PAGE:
Funky Technician is woefully underrated, and not often mentioned when early 90s classics are discussed. It should be though – true Hip Hop heads undoubtedly know what’s up and will surely have this one in their collection.
Funky Technician is not available on Spotify.
3. Diamond D - Stunts, Blunts & Hip Hop (1992)
Released in the same year when a certain West Coast producer released an now classic album that was more about production than about the lyrical content, Diamond D did the same in New York for the East Coast – the biggest difference being that The Chronic has become a Hip Hop icon and Stunts, Blunts & Hip Hop merely a classic for those in the know.
But make no mistake: Stunts, Blunts & Hip Hop is a classic. Like Dr Dre, Diamond D always was a producer first and an emcee second and it shows. Like on The Chronic, the beats on this joint are flawless from start to finish. Stunts, Blunts & Hip Hop doesn’t have a bad track on it, and at 23 tracks and almost 70 minutes, that’s really saying something.. This is a true gem of Hip Hop’s Golden Age.
Stunts, Blunts & Hip Hop is not available on Spotify.
2. Showbiz & AG - Runaway Slave (1992)
This is a flawless album: top-notch production from Showbiz (and Diamond D) and a mix of clever, conscious and fun lyricism by A.G. and Showbiz, with guest appearances from Lord Finesse and Big L (among others) – this is the single-best DITC album in a series of excellent albums. Amazingly consistent and entertaining throughout. The album flew well under the mainstream radar but was quickly recognized as a classic by true heads. Quintessential NYC early 90’s Hip Hop.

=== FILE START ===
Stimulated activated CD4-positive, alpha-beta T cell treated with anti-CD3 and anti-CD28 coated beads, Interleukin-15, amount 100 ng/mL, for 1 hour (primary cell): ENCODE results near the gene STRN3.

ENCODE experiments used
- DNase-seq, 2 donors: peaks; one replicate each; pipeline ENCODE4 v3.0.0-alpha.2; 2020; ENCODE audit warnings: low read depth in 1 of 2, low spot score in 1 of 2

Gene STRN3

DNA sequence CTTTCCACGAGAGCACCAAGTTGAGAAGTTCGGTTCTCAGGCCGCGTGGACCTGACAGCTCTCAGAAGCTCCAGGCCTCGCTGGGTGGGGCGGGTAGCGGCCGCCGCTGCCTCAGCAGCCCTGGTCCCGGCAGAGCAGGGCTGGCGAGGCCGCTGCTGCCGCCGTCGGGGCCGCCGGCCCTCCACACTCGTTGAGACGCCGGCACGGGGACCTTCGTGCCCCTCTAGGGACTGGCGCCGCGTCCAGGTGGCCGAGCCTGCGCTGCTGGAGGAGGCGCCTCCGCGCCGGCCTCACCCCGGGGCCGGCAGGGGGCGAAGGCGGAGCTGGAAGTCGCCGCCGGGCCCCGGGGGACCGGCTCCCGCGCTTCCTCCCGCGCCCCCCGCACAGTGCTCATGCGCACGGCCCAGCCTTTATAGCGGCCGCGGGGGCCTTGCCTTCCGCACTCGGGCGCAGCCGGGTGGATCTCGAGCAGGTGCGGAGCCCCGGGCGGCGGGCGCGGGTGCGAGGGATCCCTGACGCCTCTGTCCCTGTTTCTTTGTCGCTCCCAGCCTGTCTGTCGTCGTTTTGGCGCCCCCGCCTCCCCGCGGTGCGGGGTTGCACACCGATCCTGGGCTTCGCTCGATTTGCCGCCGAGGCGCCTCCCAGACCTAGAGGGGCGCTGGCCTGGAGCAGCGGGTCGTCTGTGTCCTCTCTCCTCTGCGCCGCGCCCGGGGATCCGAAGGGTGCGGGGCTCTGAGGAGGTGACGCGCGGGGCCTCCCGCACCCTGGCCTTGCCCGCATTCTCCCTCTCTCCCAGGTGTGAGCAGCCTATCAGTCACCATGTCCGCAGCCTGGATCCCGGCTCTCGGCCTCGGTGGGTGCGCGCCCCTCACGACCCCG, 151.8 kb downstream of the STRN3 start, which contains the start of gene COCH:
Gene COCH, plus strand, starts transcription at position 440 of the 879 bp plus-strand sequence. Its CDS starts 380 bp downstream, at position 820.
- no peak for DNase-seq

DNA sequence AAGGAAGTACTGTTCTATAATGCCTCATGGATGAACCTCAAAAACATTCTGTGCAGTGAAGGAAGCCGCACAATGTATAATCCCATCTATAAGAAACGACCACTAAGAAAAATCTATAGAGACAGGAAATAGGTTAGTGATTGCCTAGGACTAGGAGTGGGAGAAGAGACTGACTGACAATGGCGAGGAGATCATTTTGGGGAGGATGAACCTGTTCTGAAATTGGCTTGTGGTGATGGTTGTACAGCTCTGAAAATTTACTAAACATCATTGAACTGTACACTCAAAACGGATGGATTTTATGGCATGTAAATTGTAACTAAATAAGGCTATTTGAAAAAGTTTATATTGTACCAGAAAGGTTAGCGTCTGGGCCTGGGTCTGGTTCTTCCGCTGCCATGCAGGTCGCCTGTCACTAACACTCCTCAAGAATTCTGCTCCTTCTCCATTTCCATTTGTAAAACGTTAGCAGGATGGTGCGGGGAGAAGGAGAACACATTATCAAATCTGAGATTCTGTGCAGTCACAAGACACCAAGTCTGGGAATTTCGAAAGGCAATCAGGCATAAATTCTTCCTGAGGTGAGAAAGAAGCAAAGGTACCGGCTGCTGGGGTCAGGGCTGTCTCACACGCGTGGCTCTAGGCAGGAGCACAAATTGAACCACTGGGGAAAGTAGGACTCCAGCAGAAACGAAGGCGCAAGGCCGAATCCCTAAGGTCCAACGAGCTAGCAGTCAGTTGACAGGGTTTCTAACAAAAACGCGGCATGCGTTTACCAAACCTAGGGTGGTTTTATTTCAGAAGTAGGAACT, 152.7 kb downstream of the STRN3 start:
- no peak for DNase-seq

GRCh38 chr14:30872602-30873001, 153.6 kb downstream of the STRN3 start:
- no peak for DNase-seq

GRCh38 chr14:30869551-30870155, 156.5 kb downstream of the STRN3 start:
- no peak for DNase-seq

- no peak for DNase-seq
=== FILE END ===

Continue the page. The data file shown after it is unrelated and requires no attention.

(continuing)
1. O.C. - Word... Life (1994)
O.C.‘s Word… Life was released in the same year and is very similar in many ways to Nas’ Illmatic (excellent beats, clever lyricism, overall cohesiveness), but incorrectly much less revered. Maybe due to insufficient promotion by O.C.’s Wild Pitch label, maybe because the competition in 1994 was so awesome – whatever the reason: Word… Life flew so far under the radar it’s ridiculous. This easily is one of the best Hip Hop albums of the nineties.
- Fat Joe – Represent (1993)
- Lord Finesse – The Awaking (1996)
- Fat Joe – Don Cartagena (1998)
- Show & AG – Full Scale (1998)